Friday, July 22, 2011
Triple-transplant patient looks forward to seeing his son grow up
While recovering from heart and kidney transplants, Frank Murdock missed the July 15 birthday of his son, Christopher, now 11. But nearly a month after the operation, it looks like Murdock will be around for many more.
The Vista resident received the transplants June 25, nine years after having received a lung transplant. His doctors say they don't know of anyone else who has received that triple-organ combination. Murdock has been in the hospital ever since, but expects to go home soon.
Murdock spoke to reporters Thursday morning from his bed at UC San Diego Thornton Hospital, with Christopher sitting next to him. A 53-year-old Navy veteran, Murdock said he is optimistic that he has a long future and thanked his doctors, organ donor, and his wife, Cira. He also vowed to make up for missing his son's birthday while hospitalized.
"I have another second chance," Murdock said. "I'd like to take care of my family and to raise my son."
Waiting, keeping up hope
Murdock received a lung transplant in 2002. While his new lungs are holding up well, the anti-rejection drugs he took damaged Murdock's kidneys, said Dr. Jack Copeland, director of heart transplantation at UCSD Health System. The drugs also raised Murdock's blood pressure, indirectly damaging his heart.
"The high blood pressure led to thickening of the walls of the heart to the point that became pathologic," Copeland said. "A normal heart weighs about 250 grams; his heart weighed about 1,000, four times as heavy as normal."
Murdock told reporters he worked on having a positive attitude while waiting for the organs to become available.
"I was depressed a little bit, and went from being depressed to being more happy," Murdock said. "I never, ever thought that time was running out. I was thinking that time was getting closer. You don't think negative, you think positive. If I had thought negative, I wouldn't be talking to you today."
Asked by a reporter how he felt, Murdock replied: "I feel great! Want to go play some basketball?"
Returning home to watch over Christopher as he grows is even higher on Murdock's agenda. For now, he's a stay-at-home dad. Cira works as a registered nurse at Scripps Hospital in Encinitas.
Cira Murdock said her nursing background was useful in maintaining her husband's health.
"Having that knowledge helps me help him with medications, make sure that he follows the right diet and exercises as he's supposed to," she said. And when he was down, she would cheer him up.
"I said, the waiting will soon be over, it (the transplant) can happen at any time, and then we'll get to do the things we used to do before, like going for walks, and we can look forward to the future," she said.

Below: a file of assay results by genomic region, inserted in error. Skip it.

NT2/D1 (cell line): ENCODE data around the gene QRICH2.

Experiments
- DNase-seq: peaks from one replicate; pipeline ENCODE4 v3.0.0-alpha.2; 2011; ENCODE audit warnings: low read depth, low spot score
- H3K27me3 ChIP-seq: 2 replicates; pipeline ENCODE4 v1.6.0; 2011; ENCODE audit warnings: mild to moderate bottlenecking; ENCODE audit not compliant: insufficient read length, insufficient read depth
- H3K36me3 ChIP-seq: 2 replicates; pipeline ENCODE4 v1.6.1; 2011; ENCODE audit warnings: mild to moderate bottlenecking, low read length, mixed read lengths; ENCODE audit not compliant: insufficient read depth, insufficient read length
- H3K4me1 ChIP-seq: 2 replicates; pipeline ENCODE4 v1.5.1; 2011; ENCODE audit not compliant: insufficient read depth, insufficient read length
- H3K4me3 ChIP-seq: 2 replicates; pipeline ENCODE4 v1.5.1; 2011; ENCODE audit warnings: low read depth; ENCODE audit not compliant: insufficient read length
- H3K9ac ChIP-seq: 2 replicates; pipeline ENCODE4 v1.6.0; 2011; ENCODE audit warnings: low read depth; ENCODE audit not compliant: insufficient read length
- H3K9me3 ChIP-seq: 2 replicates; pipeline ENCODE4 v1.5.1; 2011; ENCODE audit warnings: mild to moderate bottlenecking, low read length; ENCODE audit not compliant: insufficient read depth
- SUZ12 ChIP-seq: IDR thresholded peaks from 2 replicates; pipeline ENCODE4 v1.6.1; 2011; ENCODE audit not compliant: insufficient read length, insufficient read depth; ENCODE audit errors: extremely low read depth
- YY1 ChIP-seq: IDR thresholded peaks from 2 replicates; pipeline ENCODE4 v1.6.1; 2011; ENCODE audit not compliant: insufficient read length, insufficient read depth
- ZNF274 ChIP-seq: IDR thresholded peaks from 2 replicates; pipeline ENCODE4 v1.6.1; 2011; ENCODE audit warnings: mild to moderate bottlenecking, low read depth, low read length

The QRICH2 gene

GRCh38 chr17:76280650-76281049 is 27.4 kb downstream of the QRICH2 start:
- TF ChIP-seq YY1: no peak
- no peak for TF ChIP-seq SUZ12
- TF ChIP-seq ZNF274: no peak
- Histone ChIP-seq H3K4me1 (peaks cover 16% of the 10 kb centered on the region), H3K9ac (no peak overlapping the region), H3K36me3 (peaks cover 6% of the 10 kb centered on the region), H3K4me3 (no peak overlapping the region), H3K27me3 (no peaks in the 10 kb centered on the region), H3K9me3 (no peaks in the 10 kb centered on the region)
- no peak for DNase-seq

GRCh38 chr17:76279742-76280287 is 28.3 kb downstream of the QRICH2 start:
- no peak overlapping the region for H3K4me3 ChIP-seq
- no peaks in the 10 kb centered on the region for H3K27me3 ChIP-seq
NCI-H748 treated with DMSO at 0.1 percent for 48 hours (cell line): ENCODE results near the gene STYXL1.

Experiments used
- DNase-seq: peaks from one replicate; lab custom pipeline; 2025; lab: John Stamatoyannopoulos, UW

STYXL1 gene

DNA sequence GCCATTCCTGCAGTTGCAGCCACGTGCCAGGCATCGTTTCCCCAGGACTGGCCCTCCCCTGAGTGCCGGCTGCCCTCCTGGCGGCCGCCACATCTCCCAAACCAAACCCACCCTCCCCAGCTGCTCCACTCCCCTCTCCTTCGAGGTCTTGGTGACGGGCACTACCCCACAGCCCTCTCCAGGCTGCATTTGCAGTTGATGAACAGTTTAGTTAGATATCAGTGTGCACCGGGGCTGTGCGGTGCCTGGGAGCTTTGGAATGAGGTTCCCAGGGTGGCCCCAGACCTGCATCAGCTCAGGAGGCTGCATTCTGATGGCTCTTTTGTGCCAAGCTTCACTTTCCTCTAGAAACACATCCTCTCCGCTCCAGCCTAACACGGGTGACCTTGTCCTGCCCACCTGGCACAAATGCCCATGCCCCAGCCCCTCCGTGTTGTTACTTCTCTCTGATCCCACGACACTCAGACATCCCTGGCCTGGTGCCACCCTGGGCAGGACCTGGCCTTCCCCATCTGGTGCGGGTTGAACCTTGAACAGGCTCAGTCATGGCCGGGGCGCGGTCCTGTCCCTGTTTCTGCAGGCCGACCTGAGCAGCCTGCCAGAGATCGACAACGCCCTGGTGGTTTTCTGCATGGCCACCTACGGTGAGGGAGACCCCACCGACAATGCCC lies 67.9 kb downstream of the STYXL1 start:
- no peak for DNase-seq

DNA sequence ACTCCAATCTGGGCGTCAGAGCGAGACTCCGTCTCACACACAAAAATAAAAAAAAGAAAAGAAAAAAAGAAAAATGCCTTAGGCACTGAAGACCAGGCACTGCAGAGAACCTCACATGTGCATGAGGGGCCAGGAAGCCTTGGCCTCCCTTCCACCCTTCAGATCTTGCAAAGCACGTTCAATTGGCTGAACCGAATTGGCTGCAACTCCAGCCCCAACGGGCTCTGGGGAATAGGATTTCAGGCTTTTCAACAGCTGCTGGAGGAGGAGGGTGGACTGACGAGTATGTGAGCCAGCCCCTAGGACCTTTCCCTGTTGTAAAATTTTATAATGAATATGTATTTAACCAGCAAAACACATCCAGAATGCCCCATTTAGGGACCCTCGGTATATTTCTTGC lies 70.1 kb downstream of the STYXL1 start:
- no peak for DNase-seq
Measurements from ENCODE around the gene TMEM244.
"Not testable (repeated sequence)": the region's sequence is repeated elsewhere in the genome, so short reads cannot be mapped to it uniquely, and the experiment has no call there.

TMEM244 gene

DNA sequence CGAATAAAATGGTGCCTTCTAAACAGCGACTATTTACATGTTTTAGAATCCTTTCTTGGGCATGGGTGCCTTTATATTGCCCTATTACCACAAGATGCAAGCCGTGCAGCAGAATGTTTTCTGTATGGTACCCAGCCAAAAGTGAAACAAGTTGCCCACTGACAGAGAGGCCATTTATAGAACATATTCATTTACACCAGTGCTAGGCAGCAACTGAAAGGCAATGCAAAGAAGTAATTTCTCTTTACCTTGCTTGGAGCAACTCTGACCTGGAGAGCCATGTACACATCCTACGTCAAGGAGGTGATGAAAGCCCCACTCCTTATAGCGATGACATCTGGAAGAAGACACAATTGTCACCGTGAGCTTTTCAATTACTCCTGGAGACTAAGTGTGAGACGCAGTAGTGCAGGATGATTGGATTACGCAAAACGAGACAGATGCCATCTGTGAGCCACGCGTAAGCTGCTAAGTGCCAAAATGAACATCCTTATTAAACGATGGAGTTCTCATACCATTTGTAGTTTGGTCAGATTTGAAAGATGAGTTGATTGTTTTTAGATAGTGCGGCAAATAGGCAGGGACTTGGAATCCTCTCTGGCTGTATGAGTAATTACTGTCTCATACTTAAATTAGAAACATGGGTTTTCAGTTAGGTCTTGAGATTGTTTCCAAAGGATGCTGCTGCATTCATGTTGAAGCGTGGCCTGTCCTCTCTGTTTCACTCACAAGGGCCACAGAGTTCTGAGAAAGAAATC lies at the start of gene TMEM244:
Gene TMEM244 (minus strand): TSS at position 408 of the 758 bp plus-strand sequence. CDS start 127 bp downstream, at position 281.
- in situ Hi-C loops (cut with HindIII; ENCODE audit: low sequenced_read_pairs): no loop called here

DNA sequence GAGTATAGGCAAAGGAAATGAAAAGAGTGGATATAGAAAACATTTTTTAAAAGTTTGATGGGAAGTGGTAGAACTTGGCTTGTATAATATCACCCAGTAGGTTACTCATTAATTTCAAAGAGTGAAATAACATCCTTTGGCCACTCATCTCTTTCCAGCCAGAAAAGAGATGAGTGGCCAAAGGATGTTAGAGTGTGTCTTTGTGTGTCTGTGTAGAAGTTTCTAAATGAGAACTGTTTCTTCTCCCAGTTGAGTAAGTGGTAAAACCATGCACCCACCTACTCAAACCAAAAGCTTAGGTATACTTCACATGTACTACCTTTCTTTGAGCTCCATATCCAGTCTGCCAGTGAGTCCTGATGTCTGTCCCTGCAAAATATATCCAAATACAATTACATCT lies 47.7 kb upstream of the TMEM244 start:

Murdock's optimism is justified, according to cardiothoracic surgeon Victor Pretorius, who performed the transplant. Pretorius said Murdock's generally in good physical condition, and with adherence to his medications and regimen, can expect to live a long time.
"I think he can return to a normal function, with a normal expectation for quality of life," Pretorius said. "He can go back to work, back to school; he's studying. I think he will see his son grow up to be a man."
Copeland had planned to perform the transplant; he had been following Murdock's case for about six months to arrange it. But as chance would have it, he was out of town when the organs became available and did not perform the surgery.
The surgical team transplanted the organs at the same time because the outcome is better than with performing heart and kidney transplants at different times, Copeland said. UCSD's transplant system allowed Murdock to receive the organs from the same donor, which also works in Murdock's favor, he said.
How to help others
"We're very thankful for the donation of the organs," Copeland said. "It's something you have to think about before an event happens. No one knows what's going to happen in the next 30 minutes, let alone the next week.
"But if you happen to be involved in a traumatic accident and you wish to donate your organs, you can certainly help out a deserving person like him."
Copeland said he's not aware of any one else in the world with Murdock's combination of transplanted organs. But a growing number of patients with heart failure will need heart and kidney transplants, he said.
"The medications that are given for heart failure are prolonging the time out of hospital and the time until need for transplantation," Copeland said. "But the kidneys are suffering in the meantime. We're seeing many, many patients that are in fairly advanced stages of kidney failure by the time they come in for their heart transplant."
Those wishing to become organ donors must register first. To learn how to do so, visit http://organdonor.gov. To register in California, go to https://register.donatelifecalifornia.org/register.
One donor's organs can save up to eight lives, according to the U.S. Department of Health and Human Services.